4. Policies: These are general statements or understanding that guide or channel thinking in decision making. Policies define an area within which a decision is to be made and ensure that the decision will be consistent with and contribute to an objective.
5. Procedures: These are plans that establish a required method of handling future activates. They are chronological sequences of required actions. They are guide to action, rather than to thinking, and they detail the exact manner in which certain actives must be accomplished.
6. Rule: Rules out specific required actions or non actions, allowing no discretion.
7. Programs: Complex goals, policies, procedures, rules, task assignments, steps to be taken, resources to be employed and other elements necessary to carry out a given course of action. They are ordinarily supported by budgets.
8. Budget: Budget is a statement of expected result expressed in numerical terms. Financial operating budget is often called Profit Plan. A budget may be expressed in financial terms, in terms of labor-hours units of product, or machine-hours or in any other numerically measurable term.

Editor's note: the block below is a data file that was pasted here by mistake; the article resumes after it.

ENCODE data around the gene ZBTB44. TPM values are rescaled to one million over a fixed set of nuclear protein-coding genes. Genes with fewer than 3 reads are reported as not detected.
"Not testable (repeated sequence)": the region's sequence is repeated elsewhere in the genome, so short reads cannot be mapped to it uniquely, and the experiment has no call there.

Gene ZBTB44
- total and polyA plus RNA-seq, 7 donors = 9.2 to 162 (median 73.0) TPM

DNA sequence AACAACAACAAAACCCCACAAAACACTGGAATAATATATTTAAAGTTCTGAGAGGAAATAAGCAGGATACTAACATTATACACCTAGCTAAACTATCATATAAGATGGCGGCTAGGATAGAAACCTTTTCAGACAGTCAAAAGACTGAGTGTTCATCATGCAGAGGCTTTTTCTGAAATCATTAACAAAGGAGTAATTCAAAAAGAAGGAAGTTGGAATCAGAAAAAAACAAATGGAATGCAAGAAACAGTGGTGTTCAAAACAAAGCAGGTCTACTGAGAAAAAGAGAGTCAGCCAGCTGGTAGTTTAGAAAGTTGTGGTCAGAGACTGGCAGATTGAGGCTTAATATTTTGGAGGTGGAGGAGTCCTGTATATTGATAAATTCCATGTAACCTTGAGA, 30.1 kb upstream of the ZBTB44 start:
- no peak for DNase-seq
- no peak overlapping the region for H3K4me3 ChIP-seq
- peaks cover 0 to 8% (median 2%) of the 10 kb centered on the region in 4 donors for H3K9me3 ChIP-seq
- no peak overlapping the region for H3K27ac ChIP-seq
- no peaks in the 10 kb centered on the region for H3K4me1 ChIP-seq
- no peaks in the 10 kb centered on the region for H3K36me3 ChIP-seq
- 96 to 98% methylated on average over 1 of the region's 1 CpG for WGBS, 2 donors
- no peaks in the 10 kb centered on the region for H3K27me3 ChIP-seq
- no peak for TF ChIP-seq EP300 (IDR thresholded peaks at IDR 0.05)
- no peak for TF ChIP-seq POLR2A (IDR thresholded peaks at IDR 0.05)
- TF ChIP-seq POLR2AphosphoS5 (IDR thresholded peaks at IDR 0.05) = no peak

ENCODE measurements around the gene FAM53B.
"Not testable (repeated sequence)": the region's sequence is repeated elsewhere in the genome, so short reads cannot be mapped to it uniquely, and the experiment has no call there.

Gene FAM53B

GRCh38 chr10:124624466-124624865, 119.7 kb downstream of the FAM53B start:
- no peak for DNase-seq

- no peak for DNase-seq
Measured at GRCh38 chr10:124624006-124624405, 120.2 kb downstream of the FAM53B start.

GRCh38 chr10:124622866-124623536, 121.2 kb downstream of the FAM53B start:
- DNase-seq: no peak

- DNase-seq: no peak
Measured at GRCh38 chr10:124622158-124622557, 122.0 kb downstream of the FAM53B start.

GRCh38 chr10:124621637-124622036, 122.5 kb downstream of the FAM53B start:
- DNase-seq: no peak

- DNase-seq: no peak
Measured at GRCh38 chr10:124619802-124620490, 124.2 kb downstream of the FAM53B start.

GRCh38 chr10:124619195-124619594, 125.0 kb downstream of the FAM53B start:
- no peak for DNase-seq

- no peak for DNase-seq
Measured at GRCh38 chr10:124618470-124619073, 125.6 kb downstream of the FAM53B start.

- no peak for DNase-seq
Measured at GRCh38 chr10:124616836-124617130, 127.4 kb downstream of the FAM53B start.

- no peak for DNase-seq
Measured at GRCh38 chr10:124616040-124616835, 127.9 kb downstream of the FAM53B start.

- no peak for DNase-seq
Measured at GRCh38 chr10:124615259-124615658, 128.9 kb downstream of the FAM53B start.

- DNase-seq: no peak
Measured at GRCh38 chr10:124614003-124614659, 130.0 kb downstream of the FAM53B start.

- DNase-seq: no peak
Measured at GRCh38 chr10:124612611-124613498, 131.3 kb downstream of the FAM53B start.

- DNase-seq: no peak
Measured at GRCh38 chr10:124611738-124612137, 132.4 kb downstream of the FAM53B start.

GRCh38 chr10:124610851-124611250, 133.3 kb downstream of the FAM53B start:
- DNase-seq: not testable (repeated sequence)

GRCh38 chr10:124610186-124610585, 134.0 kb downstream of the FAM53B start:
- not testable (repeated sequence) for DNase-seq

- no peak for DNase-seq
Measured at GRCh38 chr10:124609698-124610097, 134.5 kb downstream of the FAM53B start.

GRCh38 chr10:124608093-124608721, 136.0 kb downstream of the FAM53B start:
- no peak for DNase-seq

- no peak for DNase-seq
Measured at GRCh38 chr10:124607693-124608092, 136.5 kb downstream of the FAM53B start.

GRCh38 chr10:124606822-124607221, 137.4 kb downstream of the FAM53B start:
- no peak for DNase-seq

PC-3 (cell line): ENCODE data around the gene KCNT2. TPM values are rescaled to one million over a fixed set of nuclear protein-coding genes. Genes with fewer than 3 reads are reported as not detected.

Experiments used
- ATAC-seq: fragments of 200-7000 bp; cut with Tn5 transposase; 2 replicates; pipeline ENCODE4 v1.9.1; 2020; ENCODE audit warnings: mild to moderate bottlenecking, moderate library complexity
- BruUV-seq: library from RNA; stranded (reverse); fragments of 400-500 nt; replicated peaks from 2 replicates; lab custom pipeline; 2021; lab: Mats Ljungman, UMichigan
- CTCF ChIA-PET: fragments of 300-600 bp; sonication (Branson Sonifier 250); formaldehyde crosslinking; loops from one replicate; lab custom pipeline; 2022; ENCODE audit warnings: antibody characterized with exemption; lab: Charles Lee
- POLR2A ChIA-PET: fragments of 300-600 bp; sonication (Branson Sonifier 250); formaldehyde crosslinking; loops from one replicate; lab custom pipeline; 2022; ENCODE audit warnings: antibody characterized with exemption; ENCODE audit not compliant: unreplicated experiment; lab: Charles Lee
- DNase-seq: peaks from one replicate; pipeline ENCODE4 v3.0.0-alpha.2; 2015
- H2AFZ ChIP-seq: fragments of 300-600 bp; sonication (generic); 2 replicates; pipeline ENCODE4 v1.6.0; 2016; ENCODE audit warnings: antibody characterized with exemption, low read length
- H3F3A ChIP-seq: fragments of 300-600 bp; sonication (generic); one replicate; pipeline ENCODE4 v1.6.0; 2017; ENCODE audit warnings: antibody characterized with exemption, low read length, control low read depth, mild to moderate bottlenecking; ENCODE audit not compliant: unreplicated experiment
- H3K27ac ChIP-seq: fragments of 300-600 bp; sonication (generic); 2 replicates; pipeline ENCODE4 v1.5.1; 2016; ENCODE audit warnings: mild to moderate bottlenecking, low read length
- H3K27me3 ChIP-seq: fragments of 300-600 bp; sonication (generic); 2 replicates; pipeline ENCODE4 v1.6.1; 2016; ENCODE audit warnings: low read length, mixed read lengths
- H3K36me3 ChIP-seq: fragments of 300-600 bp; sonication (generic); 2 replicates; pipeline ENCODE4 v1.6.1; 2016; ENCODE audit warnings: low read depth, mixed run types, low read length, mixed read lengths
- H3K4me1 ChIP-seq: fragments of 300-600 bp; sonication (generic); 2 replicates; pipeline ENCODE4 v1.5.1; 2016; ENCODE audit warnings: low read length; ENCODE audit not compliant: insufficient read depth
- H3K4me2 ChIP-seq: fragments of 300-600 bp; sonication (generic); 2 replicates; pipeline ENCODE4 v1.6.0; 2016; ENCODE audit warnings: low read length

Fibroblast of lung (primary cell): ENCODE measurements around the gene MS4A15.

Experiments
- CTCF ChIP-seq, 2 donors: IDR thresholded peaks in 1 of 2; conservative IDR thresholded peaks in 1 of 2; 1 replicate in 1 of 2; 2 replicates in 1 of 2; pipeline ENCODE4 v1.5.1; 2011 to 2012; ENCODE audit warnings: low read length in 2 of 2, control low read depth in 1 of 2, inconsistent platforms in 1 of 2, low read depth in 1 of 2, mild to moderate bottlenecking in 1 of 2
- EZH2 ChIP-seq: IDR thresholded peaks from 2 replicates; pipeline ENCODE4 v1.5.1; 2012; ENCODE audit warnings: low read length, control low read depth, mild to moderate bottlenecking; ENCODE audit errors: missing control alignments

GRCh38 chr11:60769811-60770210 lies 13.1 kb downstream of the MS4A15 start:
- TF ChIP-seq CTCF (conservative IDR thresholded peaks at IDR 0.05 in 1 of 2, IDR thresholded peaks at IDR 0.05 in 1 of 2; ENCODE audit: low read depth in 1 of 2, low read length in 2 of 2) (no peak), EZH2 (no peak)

Important ends toward which organizational and individual activates are directed. Whether they are long-term or short-term, broad or specific, the emphasis is on verifiable objectives; that is, at the end of the period it should be possible to determine whether or not the objective has been achieved. Objectives need to be supported by the sub-objectives. Thus objectives form a hierarchy as well as a network.
Relationship of objectives and the organizational Hierarchy
Objectives need to be supported by the sub-objectives. Thus, objectives form a hierarchy as well as network.
1. Socio-Economic Purpose: It can be vision, purpose of the organization in terms of beneficial to society
and organization both (social responsiveness) (Decided by board of directors, top-level mangers)
2. Mission: What organization is doing and what it wants to achieve. (Decided by board of directors, top-level managers)
3. Overall Objectives of the Organization: This includes long range objectives and strategic plans. (Decided by board of directors, top-level managers)
4. More specific overall Objectives: This includes KRA(Key Result Area), Market Standing, Innovation, productivity, profitability etc. (Decided sometime by board of directors or top and middle level managers)
5. Division Objectives: (Decided sometime by top level mangers, or middle level managers)
6. Department or Unit Objectives: (Decided middle and lower level managers)
7. Individual Objectives: This include performance and Personal development objectives (Decided by lower level managers)
The Process of Setting Objectives